Gay-Lussac's law shows the relationship between pressure and temperature. Boyle's law shows the relationship between pressure and volume. Newton's third law is not related to gas principles and states that for every force on an object, there is an equal and opposite force of the object on the source of force.

Example Question #1 : Using Charles's Law

A balloon filled with room temperature air () has a volume of . The balloon is taken outside on a hot summer day where the temperature is . What will the volume of the balloon be after it is taken outside?

Explanation:

We expect the volume to increase since volume and temperature are directly proportional. We know that if we heat something the material will expand so we shouldn't get a value that is smaller than our initial volume. Charles Law says that

where the stuff on the left is the initial volume and temperature and the stuff on the right is the final volume and temperature. First off, we MUST convert the temperatures to Kelvin to use Charles Law. This gives

Solving for the final volume,

Example Question #1 : Using Boyle's Law

An ideal gas exerts a pressure of  in a  container. The container is at a temperature of .

What will be the final pressure if the volume of the container changes to ?

Explanation:

Since the volume of the gas is the only variable that has changed, we can use Boyle's law in order to find the final pressure. Since pressure and volume are on the same side of the ideal gas law, they are inversely proportional to one another. In other words, as one increases, the other will decrease, and vice versa.

Boyle's law can be written as follows:

Use the given volumes and the initial pressure to solve for the final pressure.

Example Question #1 : Using Boyle's Law

What law is the following formula?

Gay-Lussac's law

Boyle's law

Combined gas law

Ideal gas law

Charles's law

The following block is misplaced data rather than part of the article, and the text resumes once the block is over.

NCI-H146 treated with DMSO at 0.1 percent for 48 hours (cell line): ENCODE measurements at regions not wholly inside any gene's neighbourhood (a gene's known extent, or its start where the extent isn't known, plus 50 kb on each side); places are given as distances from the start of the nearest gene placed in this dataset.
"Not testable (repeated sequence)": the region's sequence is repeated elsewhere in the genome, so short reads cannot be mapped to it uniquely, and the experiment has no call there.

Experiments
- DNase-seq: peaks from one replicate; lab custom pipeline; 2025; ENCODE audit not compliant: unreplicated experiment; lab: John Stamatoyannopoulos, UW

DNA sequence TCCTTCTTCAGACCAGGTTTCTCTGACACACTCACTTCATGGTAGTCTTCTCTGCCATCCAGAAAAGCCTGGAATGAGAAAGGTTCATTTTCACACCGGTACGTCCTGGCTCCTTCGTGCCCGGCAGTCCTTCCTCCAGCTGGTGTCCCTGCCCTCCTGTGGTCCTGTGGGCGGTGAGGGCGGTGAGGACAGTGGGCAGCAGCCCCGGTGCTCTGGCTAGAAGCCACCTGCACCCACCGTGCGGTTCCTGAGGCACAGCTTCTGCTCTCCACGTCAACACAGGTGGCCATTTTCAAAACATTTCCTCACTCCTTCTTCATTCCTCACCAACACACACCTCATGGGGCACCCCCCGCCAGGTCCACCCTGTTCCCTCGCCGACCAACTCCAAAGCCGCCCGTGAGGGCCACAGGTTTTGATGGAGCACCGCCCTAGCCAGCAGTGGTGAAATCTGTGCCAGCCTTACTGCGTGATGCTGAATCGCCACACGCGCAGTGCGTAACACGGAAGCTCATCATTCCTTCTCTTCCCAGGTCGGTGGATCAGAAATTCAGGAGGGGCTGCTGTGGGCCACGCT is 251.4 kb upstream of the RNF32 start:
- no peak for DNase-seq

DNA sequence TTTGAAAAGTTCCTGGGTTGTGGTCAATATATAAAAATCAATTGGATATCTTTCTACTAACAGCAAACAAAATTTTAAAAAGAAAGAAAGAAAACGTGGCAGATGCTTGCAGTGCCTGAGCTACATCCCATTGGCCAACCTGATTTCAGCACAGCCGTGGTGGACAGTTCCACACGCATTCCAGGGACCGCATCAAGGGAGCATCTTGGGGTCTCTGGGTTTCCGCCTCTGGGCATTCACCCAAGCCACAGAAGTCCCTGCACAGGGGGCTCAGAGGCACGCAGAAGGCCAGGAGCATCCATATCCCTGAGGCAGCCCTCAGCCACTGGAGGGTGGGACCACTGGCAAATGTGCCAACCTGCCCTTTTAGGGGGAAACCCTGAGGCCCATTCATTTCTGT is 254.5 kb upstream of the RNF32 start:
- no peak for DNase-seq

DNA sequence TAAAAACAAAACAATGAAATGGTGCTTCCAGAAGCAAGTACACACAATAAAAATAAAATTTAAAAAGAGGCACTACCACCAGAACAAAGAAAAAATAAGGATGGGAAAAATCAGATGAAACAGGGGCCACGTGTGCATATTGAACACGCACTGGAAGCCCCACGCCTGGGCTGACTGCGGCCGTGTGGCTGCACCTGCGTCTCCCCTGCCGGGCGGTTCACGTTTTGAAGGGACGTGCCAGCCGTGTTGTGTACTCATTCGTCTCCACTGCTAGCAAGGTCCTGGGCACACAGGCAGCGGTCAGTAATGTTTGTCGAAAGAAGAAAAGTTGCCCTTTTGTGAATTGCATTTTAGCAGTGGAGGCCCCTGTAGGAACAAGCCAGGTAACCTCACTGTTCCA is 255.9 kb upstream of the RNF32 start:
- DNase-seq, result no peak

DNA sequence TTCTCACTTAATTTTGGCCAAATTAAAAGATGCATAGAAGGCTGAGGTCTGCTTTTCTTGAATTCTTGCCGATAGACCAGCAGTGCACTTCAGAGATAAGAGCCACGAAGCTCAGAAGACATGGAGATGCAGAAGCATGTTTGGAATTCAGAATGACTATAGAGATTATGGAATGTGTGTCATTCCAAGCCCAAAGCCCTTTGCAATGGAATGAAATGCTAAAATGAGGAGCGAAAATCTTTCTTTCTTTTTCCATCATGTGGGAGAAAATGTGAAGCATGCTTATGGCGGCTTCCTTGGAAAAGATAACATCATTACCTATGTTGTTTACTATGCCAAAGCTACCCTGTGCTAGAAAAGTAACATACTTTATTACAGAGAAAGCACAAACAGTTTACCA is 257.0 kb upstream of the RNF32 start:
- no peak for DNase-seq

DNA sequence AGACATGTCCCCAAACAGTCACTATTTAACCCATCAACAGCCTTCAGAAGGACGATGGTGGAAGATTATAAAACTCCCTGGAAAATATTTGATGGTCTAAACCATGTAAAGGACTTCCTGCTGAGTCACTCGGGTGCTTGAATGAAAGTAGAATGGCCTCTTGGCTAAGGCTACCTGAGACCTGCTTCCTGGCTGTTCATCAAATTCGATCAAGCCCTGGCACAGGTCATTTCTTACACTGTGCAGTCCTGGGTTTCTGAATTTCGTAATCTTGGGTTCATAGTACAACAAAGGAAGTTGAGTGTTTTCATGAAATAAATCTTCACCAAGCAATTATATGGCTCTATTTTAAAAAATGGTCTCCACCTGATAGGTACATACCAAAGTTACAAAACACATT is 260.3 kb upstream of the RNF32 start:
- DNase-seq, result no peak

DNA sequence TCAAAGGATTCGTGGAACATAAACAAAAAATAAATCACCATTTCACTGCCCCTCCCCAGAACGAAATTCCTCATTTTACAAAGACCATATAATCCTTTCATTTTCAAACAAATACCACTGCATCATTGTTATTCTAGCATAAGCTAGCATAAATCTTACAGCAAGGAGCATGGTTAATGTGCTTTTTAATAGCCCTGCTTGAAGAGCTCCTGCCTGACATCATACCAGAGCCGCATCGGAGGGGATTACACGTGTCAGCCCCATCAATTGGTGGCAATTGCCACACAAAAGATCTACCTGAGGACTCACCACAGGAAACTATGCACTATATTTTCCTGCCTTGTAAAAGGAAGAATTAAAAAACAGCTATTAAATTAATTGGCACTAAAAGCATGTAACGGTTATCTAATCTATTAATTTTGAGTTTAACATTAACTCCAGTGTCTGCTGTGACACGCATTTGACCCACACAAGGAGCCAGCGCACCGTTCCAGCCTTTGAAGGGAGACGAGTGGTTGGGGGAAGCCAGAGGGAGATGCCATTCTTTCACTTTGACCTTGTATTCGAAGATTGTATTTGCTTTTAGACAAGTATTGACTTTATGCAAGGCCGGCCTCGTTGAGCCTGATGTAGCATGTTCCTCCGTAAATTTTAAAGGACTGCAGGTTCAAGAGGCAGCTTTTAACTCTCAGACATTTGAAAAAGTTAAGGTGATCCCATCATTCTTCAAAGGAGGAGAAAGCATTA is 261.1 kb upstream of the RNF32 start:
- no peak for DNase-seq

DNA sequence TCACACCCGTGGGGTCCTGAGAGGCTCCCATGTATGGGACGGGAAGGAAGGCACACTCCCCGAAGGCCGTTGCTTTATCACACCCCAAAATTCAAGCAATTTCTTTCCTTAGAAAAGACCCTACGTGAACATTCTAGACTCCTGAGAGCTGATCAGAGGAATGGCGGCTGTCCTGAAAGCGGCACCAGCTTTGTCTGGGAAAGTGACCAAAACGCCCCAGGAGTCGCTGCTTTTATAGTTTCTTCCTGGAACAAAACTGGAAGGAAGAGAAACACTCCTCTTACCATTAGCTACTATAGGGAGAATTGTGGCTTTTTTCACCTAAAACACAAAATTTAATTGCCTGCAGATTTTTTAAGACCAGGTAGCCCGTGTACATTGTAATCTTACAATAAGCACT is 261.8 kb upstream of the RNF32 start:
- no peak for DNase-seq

Boyle's law

Explanation:

Boyle's law relates the pressure and volume of a system, which are inversely proportional to one another. When the parameters of a system change, Boyle's law helps us anticipate the effect the changes have on pressure and volume.

Charles's law relates temperature and volume:

Gay-Lussac's law relates temperature and pressure:

The combined gas law takes Boyle's, Charles's, and Gay-Lussac's law and combines it into one law:

The ideal gas law relates temperature, pressure, volume, and moles in coordination with the ideal gas constant:

Example Question #3 : Using Boyle's Law

A helium balloon has a volume of  when it is at ground level. The balloon is transported to an elevation of , where the pressure is only . At this altitude the gas occupies a volume of . Assuming the temperature has remained the same, what was the ground level pressure?

Explanation:

To solve this question we will need to use Boyle's law:

We are given the final pressure and volume, along with the initial volume. Using these values, we can calculate the initial pressure.

Note that the pressure at sea level is equal to . A pressure greater than simply indicates that the ground level is below sea level at this point.

Example Question #4 : Using Boyle's Law

The graph depicted here represents which of the gas laws?

Boyle's law

Charles's law

Gay-Lussac's law

Hund's law